SAN DIEGO — San Diegans, who have been using the Famosa Canyon as a park or bike trail for the last 40 years say they like it the way it is and don't want any new development that would take away from the open space environment. The group "Save Famosa Canyon" is demanding documents from the San Diego Housing Commission about any potential plans for the land.
"We are built out, so we need to have a place for people and animals and things to go,” said Cameron Havlik, a Save Famosa Canyon member.
Havlik loves walking the Famosa Canyon with his family. The Point Loma resident is part of Save Famosa Canyon along with 2,081 members, who since 2018, have been fighting to preserve the environmentally sensitive area that contains a wetland and eucalyptus trees for a monarch butterfly habitat. But the San Diego Housing Commission owns the land and has its own plans for future use.
Now, Save Famosa Canyon is suing the Housing Commission to find out what those plans are.
"It is very much a concern for what they plan on doing and making sure the public still has continued access to the site,” Havlik said.
Attorney Everett DeLano of DeLano & DeLano who is representing Save Famosa Canyon, says the case is about the public records act, and if the Housing Commission entered into an agreement with a particular developer, his clients as taxpayers need to know exactly what is happening.
"The housing commission for some reason, even though we sent a public records request in early February, we sent it on February 3, they are refusing to present many documents, over 6,000 documents. I certainly think it’s not consistent with their legal obligations,” said attorney Everett DeLano.
DeLano listed in a petition for writ of mandate, a letter from April 4, 2022 from the housing commission that stated, “the Housing Authority authorized negotiations over a potential 78-unit affordable housing project on the property."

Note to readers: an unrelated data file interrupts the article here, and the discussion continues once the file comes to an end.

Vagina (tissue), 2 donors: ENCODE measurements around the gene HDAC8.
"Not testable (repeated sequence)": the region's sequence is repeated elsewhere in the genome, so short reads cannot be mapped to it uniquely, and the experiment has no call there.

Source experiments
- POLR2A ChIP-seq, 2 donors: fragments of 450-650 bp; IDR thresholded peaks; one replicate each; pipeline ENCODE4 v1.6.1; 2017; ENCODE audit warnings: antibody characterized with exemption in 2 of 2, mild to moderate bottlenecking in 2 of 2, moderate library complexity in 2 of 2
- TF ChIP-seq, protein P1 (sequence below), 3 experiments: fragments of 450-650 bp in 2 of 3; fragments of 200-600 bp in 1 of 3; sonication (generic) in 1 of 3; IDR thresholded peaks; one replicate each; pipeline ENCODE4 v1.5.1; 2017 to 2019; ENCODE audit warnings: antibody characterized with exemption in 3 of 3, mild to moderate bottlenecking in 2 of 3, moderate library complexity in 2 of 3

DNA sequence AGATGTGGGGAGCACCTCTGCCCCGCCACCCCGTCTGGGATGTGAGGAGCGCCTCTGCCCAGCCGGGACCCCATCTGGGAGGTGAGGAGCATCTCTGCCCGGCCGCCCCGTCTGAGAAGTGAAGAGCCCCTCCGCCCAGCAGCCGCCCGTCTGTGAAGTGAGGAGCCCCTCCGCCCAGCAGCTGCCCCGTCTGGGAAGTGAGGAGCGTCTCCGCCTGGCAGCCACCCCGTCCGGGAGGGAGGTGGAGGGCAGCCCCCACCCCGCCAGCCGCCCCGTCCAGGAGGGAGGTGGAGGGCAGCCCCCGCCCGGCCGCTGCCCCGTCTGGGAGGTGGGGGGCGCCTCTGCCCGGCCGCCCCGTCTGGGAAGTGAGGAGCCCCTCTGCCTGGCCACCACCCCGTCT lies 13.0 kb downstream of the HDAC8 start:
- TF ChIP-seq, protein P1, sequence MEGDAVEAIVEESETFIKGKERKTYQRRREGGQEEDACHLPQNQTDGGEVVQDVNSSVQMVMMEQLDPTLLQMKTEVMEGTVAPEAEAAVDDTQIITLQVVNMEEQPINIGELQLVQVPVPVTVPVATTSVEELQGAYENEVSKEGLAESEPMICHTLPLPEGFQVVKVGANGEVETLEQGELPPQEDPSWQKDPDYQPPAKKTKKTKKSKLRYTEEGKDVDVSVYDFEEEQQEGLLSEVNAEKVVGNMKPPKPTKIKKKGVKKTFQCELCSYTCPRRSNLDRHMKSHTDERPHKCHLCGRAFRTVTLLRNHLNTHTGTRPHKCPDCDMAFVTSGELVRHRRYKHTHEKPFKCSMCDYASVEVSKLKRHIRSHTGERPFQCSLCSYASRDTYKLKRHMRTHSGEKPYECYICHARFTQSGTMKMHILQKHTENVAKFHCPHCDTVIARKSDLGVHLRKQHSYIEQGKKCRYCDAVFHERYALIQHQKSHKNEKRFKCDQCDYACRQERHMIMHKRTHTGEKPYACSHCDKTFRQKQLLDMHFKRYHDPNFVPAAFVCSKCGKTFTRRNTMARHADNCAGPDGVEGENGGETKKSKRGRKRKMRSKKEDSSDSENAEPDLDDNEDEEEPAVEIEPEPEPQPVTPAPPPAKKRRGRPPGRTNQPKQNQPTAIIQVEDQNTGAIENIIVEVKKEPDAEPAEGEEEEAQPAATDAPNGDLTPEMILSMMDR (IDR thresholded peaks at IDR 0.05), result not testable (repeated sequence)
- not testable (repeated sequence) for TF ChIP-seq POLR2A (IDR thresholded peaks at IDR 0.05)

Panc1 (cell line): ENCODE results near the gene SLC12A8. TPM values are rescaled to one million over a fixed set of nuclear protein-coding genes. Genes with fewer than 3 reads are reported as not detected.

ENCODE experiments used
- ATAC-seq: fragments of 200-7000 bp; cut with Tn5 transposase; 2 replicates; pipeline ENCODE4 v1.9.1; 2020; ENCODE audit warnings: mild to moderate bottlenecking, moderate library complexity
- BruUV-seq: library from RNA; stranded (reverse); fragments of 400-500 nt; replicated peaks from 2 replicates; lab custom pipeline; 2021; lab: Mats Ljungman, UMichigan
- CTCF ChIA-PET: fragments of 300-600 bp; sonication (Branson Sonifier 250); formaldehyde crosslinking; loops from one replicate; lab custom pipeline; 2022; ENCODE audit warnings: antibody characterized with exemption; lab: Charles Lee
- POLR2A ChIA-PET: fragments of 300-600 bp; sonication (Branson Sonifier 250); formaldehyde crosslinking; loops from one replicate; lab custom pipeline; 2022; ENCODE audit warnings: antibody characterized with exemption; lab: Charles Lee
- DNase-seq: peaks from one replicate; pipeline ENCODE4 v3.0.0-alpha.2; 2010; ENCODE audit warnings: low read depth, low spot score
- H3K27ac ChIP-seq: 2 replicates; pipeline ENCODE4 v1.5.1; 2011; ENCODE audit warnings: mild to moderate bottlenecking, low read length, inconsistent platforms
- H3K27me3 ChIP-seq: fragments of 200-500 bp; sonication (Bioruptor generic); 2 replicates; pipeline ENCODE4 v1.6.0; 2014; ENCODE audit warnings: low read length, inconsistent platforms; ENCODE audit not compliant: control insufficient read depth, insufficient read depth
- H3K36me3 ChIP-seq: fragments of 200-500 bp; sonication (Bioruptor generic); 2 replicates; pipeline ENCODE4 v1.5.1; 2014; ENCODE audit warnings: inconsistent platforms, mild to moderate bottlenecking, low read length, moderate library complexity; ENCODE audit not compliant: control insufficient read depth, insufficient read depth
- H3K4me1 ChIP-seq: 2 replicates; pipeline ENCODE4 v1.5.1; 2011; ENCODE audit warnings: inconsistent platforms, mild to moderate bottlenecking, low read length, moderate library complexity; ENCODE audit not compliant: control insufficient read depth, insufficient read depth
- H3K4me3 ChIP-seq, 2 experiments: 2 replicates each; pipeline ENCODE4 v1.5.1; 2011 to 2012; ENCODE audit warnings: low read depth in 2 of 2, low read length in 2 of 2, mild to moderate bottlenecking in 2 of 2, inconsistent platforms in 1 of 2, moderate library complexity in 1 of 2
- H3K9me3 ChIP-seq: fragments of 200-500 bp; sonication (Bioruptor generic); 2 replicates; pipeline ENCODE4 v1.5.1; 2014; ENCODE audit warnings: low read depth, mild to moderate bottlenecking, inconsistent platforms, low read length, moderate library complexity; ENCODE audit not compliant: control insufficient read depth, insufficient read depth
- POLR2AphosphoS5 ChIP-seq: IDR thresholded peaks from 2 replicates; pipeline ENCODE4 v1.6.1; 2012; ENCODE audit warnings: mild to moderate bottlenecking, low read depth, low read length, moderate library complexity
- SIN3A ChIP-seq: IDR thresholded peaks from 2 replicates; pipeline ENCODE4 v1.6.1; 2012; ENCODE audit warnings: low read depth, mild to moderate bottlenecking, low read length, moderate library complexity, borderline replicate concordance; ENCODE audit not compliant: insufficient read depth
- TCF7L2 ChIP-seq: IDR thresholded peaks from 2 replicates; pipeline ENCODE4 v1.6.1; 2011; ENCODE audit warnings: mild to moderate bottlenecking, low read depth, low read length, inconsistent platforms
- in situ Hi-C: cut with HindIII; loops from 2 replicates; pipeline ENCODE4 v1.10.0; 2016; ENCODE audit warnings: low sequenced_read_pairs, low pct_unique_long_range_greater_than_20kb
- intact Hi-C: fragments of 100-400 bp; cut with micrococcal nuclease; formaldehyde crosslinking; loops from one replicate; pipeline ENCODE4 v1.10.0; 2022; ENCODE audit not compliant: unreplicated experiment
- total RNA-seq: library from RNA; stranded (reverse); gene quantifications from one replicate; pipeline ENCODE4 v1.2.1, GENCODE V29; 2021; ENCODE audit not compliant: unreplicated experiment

Another letter from the housing commission says regarding the group's request for "correspondence and notes, memos, and emails,” SDHC objects to your request as overly broad, burdensome, and oppressive. A preliminary search has identified more than 6,150 electronic communications files since December 11, 2020, that include keywords from your requests. A public records request that “compels the production of a huge volume of material may be objectionable as unduly burdensome.”
"We requested documents from the City of San Diego, and the city did produce the documents, but unfortunately, the housing commission refused to produce many documents. They did provide links to certain documents that were available on their website, but other than that, they largely refused to produce anything,” DeLano said.
Save Famosa Canyon filed its lawsuit on April 28.
The San Diego Housing Commission said in a statement, "It does not comment on pending litigation, in deference to the Court."
As a court date is expected to be set in a month, the group is hopeful nothing will happen to their neighborhood canyon.
"As a parent, who is raising two children, high-density housing, parks and open space like this are crucial for their development as children. We got to have places like this, and we got to have open spaces” Havlik said.
WATCH RELATED: Planning board votes to keep Famosa Canyon an open space (Aug. 2019).